Health Care is the big topic of debate right now–when we aren’t distracted by those who no longer need any health care at all–and I am leery of alienating anyone by taking sides.
But there is one thing that is very important. Something that we can–and should–agree on regardless of where we stand on Goverment-Subsidised Health Care.
In 1995 the Association of American Physicians And Surgeons adopted The Patients’ Bill Of Rights.
All patients should be guaranteed the following freedoms:
To seek consultation with the physician(s) of their choice;
Any change in U.S. health care that robs you of your right to pick your own doctor flies in the face of the basic principles of the Constitution. How can you have liberty or the pursuit of happiness if you’re stuck in an unhappy situation by fiat?
To contract with their physician(s) on mutually agreeable terms;
Your doctor wants to be paid, and you want to be able to pay her what you can without having to trade in a couple of your offspring.
To be treated confidentially, with access to their records limited to those involved in their care or designated by the patient;
The records which say you’re complaining about painful intercourse, burning when you pee, cockroaches laying eggs in your belly button or any other private thing are between you and the folks who are trying to help you. Any change to the current system where those records become part of a third party database designed to “assess risk management positions” or “ferrett out patterns of drug abuse” may sound well-meaning but are a direct violation of your expectation of privacy. In the long run they can harm patients by making people less forthcoming with their doctors and therefore not telling the whole story to the treating physicians. Without the necessary information, many avenues of treatment go unexplored and make problems worse. Privacy is essential to optimum patient care.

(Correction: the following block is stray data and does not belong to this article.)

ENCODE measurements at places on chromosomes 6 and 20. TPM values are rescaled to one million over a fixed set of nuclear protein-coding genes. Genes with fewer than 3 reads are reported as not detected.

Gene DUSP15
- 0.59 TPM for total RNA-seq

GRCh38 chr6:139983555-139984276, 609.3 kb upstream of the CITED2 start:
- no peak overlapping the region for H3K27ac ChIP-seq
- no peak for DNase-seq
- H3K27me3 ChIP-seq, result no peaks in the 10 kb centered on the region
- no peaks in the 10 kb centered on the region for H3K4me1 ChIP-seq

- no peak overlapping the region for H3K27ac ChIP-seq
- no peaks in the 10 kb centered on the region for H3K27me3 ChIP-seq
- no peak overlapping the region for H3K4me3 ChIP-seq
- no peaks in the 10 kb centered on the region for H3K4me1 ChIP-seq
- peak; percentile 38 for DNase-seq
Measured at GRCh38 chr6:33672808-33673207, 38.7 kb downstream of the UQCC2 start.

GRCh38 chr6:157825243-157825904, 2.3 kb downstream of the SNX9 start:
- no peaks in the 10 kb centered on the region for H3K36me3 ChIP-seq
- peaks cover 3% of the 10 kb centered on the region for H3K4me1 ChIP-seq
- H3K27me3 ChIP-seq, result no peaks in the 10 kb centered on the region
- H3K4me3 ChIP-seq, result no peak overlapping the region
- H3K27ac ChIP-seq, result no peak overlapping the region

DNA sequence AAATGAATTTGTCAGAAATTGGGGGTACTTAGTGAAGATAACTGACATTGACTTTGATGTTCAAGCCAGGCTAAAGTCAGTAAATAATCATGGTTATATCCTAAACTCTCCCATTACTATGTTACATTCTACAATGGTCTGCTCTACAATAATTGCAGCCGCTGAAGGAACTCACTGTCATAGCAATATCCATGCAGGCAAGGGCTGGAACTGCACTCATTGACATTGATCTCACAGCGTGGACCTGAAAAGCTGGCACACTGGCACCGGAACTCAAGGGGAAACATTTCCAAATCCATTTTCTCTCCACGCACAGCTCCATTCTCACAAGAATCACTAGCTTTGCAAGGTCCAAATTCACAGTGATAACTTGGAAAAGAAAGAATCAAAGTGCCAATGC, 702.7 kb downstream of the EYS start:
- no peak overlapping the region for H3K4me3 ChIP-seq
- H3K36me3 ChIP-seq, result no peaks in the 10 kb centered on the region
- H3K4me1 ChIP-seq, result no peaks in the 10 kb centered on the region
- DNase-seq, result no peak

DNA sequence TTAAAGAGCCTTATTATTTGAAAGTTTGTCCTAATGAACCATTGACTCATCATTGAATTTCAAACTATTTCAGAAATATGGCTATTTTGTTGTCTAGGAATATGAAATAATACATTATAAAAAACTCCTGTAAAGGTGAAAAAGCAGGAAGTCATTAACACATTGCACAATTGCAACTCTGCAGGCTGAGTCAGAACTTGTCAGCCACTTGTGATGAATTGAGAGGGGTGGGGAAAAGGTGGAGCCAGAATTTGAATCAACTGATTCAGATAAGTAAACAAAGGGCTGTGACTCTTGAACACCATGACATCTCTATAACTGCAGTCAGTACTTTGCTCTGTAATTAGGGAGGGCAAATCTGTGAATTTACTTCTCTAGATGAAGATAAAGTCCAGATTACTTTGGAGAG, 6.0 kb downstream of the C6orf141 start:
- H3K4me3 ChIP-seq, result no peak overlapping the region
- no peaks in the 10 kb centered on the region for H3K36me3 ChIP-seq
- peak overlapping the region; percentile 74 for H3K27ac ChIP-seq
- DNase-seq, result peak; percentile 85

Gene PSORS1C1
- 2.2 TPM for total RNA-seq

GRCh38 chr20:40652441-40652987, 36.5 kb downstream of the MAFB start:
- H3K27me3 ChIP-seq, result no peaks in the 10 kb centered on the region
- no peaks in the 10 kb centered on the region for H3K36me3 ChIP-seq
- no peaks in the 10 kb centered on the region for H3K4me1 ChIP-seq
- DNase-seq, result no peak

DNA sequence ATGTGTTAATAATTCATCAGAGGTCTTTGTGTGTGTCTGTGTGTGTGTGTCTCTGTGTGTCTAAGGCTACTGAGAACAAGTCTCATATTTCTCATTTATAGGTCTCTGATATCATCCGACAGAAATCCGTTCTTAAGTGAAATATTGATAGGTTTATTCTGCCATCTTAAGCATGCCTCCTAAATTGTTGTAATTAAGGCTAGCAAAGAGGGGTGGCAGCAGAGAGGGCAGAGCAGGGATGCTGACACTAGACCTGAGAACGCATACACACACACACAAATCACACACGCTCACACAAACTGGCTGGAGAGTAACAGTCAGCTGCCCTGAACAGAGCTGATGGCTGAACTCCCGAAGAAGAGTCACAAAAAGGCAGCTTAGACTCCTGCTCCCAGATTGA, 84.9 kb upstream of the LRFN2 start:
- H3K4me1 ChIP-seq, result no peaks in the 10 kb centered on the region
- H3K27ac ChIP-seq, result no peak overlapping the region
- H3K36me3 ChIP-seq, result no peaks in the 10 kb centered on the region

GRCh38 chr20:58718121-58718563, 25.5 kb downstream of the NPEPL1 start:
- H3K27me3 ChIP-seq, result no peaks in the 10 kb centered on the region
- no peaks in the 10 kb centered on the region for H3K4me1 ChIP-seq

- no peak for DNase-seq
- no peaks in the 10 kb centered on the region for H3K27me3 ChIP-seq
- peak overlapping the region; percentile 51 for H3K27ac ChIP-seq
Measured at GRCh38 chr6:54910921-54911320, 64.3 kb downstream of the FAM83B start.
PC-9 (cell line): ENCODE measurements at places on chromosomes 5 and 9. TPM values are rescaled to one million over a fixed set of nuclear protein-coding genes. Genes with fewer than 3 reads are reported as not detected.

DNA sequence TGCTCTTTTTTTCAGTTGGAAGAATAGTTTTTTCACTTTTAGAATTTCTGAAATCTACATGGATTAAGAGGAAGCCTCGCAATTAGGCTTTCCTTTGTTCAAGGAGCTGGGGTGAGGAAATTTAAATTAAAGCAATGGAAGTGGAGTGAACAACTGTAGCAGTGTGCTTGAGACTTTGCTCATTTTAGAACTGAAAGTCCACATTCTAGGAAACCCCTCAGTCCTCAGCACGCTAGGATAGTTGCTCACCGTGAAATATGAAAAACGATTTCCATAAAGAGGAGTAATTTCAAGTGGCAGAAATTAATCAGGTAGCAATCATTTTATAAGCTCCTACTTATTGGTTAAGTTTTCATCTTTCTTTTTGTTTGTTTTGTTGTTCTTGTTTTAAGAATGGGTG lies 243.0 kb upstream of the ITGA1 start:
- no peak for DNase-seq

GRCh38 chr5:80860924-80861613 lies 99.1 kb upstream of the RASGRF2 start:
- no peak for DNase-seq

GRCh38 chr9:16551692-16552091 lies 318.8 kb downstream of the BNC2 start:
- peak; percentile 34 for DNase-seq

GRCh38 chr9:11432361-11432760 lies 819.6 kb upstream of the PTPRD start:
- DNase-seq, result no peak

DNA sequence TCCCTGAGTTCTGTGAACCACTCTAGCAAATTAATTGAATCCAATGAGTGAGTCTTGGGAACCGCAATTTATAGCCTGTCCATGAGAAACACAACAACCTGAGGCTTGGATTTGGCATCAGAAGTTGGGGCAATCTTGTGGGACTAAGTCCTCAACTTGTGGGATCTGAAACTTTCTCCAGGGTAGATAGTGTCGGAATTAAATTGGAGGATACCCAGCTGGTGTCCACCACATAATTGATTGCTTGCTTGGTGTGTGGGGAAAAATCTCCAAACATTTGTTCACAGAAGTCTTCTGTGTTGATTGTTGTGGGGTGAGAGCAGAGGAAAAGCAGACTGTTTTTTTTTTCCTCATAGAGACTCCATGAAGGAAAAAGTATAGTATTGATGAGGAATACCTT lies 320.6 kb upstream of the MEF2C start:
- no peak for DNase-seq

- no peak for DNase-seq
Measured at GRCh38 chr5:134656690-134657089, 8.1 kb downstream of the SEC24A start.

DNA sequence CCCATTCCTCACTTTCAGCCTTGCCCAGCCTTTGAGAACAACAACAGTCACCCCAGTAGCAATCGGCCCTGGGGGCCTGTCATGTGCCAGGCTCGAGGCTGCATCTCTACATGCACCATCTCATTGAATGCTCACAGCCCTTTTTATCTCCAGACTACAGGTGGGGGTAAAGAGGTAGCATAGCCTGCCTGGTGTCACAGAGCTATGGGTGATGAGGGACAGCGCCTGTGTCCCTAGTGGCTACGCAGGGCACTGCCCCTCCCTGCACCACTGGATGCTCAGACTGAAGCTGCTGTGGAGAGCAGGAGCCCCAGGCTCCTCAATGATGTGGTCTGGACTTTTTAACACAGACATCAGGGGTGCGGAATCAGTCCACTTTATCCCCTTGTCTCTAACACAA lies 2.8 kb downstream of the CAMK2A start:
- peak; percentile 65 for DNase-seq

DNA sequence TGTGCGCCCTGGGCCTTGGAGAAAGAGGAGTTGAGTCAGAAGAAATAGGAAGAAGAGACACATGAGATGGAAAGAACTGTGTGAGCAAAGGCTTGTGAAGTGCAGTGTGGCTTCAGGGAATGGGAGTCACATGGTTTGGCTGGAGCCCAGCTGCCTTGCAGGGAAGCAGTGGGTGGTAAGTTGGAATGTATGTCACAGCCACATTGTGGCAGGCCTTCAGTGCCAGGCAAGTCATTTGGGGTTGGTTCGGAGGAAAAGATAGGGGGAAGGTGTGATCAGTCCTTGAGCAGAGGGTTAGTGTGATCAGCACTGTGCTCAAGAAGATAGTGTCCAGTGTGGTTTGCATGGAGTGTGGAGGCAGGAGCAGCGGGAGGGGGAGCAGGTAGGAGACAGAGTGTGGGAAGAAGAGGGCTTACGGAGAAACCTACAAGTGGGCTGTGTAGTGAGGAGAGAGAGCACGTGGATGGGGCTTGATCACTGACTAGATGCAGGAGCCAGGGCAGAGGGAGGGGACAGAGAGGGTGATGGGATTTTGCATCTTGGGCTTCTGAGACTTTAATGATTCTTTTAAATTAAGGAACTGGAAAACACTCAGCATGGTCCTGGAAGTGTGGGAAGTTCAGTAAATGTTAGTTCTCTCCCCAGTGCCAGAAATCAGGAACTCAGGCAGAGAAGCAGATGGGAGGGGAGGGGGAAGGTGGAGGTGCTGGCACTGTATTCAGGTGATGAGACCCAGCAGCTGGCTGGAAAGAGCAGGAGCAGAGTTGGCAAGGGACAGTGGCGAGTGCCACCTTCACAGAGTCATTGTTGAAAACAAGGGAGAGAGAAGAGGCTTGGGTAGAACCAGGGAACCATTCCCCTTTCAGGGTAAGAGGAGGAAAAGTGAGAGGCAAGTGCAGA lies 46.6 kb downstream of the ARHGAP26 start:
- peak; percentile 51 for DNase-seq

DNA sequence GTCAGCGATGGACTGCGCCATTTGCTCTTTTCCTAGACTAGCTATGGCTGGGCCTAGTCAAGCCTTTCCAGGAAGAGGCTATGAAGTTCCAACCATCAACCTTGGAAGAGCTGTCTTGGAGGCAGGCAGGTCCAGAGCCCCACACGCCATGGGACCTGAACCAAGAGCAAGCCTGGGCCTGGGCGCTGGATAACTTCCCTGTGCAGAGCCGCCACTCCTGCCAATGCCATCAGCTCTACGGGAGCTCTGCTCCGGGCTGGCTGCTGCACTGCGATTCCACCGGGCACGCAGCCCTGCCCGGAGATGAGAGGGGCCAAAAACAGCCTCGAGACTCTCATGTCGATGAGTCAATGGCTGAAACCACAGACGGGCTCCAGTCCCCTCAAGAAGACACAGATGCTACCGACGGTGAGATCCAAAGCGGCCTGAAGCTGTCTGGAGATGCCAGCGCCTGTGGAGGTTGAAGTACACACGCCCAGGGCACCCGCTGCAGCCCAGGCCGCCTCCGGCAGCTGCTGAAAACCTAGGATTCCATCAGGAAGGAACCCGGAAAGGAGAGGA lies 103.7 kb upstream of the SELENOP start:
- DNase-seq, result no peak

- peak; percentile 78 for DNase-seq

To use their own resources to purchase the care of their choice;
If you want to use your Christmas bonus to get a boob job, that’s your business.
To refuse medical treatment even if it is recommended by their physician(s);
If you are a woman and your doctor says “get a hysterectomy” but you’d like to keep your own uterus and ovaries for as long as posssible, that is your choice. If you’re a man and you’d like to not have chemo but would rather spend the last few months of your life saying goodbye to your kids and grandkids, that’s your business. No court or hospital or group of doctors should exert control over your most fundamental rights to your own body.
To be informed about their medical condition, the risks and benefits of treatment and appropriate alternatives;
Let’s say there are three ways to treat your problem. You want to know all three. You don’t want to be told only of the option that is least expensive to your insurer–whether that insurer is Blue Cross or Blue State.
To refuse third-party interference in their medical care, and to be confident that their actions in seeking or declining medical care will not result in third-party-imposed penalties for patients or physicians;
You should be able to tell the insurance company to stuff it. If you want to refill your pain meds sooner than they say, and you don’t mind paying the extra $50, that’s your business. If you want to tell the government you’d just as soon stick with Blue Cross, that’s your business.
To receive full disclosure of their insurance plan in plain language, including:
CONTRACTS: A copy of the contract between the physician and health care plan, and between the patient or employer and the plan;
INCENTIVES: Whether participating physicians are offered financial incentives to reduce treatment or ration care;
COST: The full cost of the plan, including copayments, coinsurance, and deductibles;
COVERAGE: Benefits covered and excluded, including availability and location of 24-hour emergency care;
QUALIFICATIONS: A roster and qualifications of participating physicians;
APPROVAL PROCEDURES: Authorization procedures for services, whether doctors need approval of a committee or any other individual, and who decides what is medically necessary;
REFERRALS: Procedures for consulting a specialist, and who must authorize the referral;
APPEALS: Grievance procedures for claim or treatment denials;
GAG RULE: Whether physicians are subject to a gag rule, preventing criticism of the plan.